Fuelled with this knowledge, I jumped onto my father’s side of the tree and began following the lineage via his father, and very quickly arrived in Scotland. Soon I began to hit wall after wall. No matter how I tried, I couldn’t quite break through. I was intent on following my father’s name back as far as possible, because I wanted to know where we came from.

Then one evening mum called me over, “Steph, does the name ‘William the Conqueror’ mean anything to you?”
“Yes, of course! Why do you ask?”
“I’ve followed a direct line, via one of the wives on your father’s side, all the way back to him. You descend from William the Conqueror. And this means that your father’s line and mine meet here.”

Again I was speechless, but not for long. I immediately began poking around the names that had appeared, one name jumped out at me, so I followed the trail. Mum had ‘returned to her side of the tree’ and made it back to 75BC before challenging me to “Beat that!” before toddling off to bed.

She knows I’m competitive. She knows that I will make it my mission to ‘Beat that!”.

I kept following this one line back, nobility led to royalty….. and remained so. One of the perks of finding nobility and royalty is their information is public knowledge AND well documented. I followed this line through generations of royalty in Northern Scotland, seeing their names slowly change to more Scandinavian sounding names. Soon I arrived in Scandinavia, still chasing a solid royal line. Then it began to be quite interesting… We arrived in Turkey. Then Mesopotamia. The Seleucids appeared.

Seleucus I Nicator, who served under none other than Alexander the Great as an infantry general. He eventually rose the ranks to gain the title of ‘Basileus’ (King/Emperor) and thus began the grand Seleucid Empire.

Continuing up the tree we follow a direct line that includes the likes of: King Darius of Persia, King Xerxes the Great of Persia and Queen Esther (Hadassah) the Great. Following Queen Esther’s line, we have a direct lineage to Abraham himself (and further).

Jump to my father’s line, my sister had been digging around and discovered an ancestor with quite the unique last name. Te Wherowhero. I recognised that name from my school days. In New Zealand it’s a pretty big deal. The first Maori king.
See, I never knew much about my Dad’s side of the family, but I remember two family rumours. One, that there was Native American in my history. Two, that once upon a time, my family were on the throne in New Zealand. Turns out family rumours always hold a margin of truth to them, so you should never fully rule them out until you’ve researched them thoroughly.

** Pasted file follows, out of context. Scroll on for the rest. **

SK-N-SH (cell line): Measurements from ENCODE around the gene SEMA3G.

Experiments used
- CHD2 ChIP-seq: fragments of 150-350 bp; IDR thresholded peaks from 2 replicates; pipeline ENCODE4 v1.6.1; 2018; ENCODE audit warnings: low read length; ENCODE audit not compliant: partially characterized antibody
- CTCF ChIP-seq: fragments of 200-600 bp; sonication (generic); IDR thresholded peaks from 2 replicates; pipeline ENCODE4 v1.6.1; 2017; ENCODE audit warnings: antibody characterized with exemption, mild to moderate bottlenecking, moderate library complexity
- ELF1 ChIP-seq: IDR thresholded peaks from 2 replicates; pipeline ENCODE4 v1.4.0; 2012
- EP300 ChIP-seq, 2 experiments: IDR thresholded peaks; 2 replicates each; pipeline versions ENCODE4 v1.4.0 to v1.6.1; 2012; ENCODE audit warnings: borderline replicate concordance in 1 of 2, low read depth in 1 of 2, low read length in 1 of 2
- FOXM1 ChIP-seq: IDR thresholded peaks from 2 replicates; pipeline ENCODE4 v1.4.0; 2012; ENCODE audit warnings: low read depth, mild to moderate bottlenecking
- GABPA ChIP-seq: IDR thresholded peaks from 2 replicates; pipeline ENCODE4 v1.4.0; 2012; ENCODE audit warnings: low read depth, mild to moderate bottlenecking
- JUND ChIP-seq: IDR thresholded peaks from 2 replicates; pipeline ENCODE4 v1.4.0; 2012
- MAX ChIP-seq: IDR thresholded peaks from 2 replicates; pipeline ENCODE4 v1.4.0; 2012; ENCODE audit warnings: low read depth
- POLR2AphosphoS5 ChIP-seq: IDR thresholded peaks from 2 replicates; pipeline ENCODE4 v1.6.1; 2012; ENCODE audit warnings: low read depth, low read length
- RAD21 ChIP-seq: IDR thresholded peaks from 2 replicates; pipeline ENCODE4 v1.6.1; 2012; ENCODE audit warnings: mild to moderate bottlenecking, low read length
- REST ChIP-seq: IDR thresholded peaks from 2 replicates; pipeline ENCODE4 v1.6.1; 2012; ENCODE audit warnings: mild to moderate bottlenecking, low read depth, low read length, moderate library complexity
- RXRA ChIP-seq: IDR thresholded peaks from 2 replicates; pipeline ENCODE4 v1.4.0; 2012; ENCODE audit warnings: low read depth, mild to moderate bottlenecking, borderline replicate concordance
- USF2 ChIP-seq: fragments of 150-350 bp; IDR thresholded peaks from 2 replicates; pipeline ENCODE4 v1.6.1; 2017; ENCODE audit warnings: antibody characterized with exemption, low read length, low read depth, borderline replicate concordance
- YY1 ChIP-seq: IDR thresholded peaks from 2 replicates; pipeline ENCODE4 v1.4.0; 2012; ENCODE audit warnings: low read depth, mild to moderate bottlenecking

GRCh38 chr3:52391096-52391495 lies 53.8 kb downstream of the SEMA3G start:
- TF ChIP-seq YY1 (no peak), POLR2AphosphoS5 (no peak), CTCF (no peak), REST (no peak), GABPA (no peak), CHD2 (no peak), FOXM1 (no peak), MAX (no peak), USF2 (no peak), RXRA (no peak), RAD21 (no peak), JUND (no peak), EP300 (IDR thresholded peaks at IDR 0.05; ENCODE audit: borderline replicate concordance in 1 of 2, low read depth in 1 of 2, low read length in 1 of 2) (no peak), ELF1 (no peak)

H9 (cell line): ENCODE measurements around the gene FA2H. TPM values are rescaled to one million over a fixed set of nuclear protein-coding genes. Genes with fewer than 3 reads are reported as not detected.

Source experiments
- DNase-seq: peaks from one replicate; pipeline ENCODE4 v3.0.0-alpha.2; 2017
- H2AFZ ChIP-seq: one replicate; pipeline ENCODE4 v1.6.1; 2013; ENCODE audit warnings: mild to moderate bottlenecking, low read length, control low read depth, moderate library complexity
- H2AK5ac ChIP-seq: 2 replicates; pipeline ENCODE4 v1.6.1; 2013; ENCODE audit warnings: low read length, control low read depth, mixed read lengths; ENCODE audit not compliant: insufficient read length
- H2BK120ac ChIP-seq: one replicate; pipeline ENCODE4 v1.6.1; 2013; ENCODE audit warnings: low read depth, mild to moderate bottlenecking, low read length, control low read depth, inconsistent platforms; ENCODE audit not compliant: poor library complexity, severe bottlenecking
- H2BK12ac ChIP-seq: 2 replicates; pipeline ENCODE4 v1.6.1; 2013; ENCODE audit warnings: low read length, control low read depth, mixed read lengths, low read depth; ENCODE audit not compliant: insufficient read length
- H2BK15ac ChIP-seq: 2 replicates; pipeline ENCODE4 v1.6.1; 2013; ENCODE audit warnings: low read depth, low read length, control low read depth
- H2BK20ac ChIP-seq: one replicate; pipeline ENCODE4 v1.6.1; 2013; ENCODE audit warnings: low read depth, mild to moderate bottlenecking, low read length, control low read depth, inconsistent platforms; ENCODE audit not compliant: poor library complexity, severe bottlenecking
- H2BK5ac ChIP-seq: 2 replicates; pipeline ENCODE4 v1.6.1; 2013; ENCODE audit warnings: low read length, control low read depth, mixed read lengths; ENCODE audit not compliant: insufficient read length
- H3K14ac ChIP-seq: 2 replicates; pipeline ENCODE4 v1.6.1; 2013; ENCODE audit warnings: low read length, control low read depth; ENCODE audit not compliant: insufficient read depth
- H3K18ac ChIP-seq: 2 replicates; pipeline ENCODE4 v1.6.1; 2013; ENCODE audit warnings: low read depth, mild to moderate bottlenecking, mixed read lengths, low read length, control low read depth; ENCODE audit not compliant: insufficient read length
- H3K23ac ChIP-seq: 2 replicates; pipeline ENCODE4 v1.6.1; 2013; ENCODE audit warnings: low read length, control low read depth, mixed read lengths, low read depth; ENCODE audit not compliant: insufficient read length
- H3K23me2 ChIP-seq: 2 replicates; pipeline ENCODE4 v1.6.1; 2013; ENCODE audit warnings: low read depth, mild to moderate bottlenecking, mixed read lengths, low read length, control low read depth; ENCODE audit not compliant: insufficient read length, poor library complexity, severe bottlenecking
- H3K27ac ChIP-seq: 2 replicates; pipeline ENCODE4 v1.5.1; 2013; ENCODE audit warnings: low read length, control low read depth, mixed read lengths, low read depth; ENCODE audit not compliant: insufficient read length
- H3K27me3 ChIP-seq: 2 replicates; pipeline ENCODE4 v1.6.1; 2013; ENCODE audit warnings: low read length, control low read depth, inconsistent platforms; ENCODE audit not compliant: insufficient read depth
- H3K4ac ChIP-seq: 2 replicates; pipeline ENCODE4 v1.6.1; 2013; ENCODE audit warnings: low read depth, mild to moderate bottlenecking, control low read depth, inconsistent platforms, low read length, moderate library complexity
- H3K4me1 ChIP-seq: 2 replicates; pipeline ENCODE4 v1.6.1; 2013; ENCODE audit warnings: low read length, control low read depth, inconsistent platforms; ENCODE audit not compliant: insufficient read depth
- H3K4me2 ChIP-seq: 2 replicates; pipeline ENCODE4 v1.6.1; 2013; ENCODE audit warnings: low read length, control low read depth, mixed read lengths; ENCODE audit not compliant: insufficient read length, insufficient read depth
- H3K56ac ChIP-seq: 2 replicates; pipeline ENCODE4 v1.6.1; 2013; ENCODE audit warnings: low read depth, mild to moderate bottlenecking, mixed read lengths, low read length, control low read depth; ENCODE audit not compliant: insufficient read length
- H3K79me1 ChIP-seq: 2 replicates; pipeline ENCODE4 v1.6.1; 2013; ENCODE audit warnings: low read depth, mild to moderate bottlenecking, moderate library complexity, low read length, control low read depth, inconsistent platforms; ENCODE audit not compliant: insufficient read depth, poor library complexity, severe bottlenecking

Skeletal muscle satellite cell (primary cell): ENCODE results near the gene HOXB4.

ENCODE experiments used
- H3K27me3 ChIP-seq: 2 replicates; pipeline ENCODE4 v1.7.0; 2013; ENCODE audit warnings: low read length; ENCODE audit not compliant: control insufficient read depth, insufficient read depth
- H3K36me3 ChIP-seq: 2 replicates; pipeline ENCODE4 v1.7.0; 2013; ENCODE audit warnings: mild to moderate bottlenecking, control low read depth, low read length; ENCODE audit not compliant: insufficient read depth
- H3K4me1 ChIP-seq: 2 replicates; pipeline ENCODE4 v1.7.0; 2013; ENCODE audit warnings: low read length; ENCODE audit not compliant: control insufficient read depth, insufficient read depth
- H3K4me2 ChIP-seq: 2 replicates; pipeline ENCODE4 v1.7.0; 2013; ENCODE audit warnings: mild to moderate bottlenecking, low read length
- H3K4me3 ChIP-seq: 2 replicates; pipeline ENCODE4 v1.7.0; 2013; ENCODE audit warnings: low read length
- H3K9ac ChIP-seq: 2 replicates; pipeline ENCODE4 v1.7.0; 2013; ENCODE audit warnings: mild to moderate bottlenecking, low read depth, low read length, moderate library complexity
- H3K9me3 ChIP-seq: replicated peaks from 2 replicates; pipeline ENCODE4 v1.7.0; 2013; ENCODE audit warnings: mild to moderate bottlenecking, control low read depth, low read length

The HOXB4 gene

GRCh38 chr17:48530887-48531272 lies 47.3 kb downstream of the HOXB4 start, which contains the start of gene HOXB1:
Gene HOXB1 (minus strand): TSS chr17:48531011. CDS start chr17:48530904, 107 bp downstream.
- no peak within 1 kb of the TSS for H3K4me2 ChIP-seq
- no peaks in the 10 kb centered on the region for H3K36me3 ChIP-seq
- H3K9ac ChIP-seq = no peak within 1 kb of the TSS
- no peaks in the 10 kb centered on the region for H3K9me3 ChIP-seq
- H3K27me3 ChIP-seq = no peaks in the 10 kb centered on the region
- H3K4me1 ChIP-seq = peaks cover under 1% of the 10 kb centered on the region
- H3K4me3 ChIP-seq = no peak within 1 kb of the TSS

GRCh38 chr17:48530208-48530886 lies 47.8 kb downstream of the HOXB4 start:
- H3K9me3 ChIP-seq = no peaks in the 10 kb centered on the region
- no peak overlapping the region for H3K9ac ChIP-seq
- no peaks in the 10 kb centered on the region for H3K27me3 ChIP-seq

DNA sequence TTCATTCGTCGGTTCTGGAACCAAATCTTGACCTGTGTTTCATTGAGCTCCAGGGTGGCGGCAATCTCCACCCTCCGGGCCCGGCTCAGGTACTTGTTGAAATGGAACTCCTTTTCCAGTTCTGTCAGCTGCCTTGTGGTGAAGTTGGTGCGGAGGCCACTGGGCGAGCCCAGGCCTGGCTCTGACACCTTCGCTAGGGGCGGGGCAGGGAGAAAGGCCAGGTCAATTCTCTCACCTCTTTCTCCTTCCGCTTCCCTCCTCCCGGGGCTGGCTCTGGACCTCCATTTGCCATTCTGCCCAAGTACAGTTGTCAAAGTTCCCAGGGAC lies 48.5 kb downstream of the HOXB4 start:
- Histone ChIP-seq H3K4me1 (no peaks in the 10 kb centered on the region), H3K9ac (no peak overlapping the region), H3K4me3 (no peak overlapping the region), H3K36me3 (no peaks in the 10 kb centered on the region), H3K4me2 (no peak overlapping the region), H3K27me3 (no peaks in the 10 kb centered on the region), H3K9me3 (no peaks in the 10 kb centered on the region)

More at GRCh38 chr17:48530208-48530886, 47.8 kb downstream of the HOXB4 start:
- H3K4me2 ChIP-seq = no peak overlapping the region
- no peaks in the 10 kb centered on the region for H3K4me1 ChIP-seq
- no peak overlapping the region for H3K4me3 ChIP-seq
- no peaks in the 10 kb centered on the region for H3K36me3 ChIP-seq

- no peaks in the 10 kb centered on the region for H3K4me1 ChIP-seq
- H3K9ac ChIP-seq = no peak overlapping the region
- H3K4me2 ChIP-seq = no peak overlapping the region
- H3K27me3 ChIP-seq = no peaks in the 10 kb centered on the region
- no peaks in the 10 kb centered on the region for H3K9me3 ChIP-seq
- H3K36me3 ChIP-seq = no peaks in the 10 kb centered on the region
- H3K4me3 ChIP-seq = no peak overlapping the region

So where does this now lead me? What does one do with this rich information? Well, I’m not sure! But when I know, I’ll be sure to fill you in.

For now, smile peasants, it’s wine o’clock!

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Hello, old friend.

Hello, old friend.

Well! Where do I begin?

SO, clearly I haven’t posted anything in what feels like a couple centuries, to be completely honest, I have been in a bit of a situational funk.

About 10 months ago I injured my foot & ankle quite badly. How, you ask? Well because this is me, it is the least exciting injury you could imagine! While playing guitar my foot went numb (a usual occurance), however instead of being smart and waiting for my foot to regain feeling, I stood too soon… Putting all the weight on the top of my foot, and hearing a couple delightful snaps on the side of my foot.

Instant vertigo and nausea hit, and yet I didn’t feel anything.. But I knew this wasn’t a simple twist.

After multiple trips to the doctor/radiologist/physio/specialist I was told, “It could be a really bad sprain with tearing to the ligaments and tendon damage (soft tissue damage), or it could be an avulsion fracture where a small piece of bone has been ripped off due to ligament tearing.” And my personal favourite, “In the medical industry we call this a ‘Nothing Injury’.” All I knew for certain was I was in for a long road to recovery.

At first I was given a couple weeks off to recover then sent back to work part time, but that was a disaster that only lasted a month or so. Since then I have been solidly doing my physical rehab, doing all I was told, but still struggling.